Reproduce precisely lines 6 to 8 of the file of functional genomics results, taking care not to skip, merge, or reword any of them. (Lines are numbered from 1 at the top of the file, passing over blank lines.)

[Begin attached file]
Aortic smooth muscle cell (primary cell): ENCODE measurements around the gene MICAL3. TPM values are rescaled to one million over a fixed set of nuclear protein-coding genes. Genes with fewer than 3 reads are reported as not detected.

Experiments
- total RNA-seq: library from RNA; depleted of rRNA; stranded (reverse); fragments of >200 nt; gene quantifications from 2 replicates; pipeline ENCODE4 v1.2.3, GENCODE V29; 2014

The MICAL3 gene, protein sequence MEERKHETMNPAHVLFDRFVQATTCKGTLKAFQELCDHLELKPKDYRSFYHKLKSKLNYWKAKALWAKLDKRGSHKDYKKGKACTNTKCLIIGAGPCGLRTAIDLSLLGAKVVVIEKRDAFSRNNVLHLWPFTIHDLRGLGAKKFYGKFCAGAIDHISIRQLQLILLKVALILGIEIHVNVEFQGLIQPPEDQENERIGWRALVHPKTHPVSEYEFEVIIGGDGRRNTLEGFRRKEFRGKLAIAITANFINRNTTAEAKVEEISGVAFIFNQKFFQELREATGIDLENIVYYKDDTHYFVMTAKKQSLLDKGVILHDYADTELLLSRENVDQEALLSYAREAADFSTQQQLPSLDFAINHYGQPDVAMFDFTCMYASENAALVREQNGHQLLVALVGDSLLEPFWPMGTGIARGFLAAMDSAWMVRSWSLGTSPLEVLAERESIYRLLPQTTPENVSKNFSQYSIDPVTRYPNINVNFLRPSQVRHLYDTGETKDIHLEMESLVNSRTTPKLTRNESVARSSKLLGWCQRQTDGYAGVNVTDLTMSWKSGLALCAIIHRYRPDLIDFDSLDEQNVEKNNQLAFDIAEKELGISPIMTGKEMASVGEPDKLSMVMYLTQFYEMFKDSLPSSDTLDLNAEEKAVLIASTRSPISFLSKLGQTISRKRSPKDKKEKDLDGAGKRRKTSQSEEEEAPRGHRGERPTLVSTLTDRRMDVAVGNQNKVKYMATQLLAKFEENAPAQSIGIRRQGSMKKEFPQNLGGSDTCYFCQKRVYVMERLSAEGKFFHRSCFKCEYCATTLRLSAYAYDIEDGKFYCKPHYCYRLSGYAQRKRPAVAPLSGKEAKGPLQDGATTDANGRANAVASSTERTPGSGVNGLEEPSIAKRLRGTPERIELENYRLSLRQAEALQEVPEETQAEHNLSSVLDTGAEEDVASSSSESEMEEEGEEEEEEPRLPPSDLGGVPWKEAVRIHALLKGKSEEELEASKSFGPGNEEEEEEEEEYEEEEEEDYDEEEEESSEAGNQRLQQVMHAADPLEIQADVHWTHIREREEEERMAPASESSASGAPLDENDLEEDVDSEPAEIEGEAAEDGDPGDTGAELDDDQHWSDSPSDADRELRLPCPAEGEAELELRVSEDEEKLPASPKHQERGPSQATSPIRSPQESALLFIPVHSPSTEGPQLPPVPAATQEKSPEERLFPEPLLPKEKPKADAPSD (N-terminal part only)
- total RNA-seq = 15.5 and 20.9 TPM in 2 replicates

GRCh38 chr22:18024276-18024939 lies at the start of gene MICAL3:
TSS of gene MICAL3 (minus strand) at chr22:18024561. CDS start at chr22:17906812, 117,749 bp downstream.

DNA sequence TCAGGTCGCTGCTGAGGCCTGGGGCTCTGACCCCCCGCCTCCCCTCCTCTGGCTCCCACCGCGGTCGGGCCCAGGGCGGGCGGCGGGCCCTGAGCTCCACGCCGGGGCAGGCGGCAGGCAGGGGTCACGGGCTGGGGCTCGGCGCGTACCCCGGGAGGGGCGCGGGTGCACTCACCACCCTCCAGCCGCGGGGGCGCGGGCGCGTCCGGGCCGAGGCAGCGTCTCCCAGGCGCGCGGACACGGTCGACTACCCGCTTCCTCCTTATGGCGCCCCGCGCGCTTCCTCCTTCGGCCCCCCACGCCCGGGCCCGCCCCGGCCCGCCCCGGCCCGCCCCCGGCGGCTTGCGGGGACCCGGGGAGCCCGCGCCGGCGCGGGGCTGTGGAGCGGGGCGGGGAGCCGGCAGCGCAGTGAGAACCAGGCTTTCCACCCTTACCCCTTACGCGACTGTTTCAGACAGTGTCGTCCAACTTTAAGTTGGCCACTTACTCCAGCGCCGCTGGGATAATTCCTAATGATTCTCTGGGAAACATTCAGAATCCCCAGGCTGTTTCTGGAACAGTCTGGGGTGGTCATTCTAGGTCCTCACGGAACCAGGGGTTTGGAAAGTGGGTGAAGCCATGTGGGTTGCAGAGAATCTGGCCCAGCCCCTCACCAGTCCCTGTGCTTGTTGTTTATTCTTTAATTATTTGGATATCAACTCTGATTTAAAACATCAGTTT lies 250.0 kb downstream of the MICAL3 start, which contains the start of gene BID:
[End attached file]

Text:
GRCh38 chr22:18024276-18024939 lies at the start of gene MICAL3:
TSS of gene MICAL3 (minus strand) at chr22:18024561. CDS start at chr22:17906812, 117,749 bp downstream.

DNA sequence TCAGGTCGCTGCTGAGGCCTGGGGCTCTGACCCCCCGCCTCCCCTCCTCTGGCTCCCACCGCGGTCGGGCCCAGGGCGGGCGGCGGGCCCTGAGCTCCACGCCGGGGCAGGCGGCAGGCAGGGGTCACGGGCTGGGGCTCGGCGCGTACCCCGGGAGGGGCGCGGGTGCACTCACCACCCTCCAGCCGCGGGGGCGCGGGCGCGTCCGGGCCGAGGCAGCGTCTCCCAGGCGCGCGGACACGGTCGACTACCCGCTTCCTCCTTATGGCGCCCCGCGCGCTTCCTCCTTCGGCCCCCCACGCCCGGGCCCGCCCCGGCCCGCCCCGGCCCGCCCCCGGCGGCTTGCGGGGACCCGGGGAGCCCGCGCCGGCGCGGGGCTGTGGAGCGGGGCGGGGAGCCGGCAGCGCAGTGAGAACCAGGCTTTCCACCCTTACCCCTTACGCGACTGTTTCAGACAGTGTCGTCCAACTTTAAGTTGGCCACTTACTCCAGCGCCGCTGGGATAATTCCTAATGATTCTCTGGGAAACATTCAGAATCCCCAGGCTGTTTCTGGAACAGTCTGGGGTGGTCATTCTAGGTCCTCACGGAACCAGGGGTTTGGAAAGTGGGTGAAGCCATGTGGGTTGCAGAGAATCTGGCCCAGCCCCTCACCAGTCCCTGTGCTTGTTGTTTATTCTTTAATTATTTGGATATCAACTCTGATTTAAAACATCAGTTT lies 250.0 kb downstream of the MICAL3 start, which contains the start of gene BID: